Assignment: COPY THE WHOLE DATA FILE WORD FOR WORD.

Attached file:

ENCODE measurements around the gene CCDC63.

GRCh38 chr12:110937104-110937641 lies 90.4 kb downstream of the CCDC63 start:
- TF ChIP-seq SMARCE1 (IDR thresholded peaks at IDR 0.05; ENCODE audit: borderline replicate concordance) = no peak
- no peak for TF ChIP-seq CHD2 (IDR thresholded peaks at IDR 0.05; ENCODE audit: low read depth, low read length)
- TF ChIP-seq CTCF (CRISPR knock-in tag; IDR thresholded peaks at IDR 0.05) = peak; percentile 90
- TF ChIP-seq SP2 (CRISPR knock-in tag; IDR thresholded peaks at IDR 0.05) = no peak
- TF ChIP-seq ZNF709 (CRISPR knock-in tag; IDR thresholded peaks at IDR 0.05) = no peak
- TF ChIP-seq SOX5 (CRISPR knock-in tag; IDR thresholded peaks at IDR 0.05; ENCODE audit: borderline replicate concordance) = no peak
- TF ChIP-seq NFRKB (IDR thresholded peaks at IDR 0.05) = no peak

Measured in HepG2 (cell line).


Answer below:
ENCODE measurements around the gene CCDC63.

GRCh38 chr12:110937104-110937641 lies 90.4 kb downstream of the CCDC63 start:
- TF ChIP-seq SMARCE1 (IDR thresholded peaks at IDR 0.05; ENCODE audit: borderline replicate concordance) = no peak
- no peak for TF ChIP-seq CHD2 (IDR thresholded peaks at IDR 0.05; ENCODE audit: low read depth, low read length)
- TF ChIP-seq CTCF (CRISPR knock-in tag; IDR thresholded peaks at IDR 0.05) = peak; percentile 90
- TF ChIP-seq SP2 (CRISPR knock-in tag; IDR thresholded peaks at IDR 0.05) = no peak
- TF ChIP-seq ZNF709 (CRISPR knock-in tag; IDR thresholded peaks at IDR 0.05) = no peak
- TF ChIP-seq SOX5 (CRISPR knock-in tag; IDR thresholded peaks at IDR 0.05; ENCODE audit: borderline replicate concordance) = no peak
- TF ChIP-seq NFRKB (IDR thresholded peaks at IDR 0.05) = no peak

Measured in HepG2 (cell line).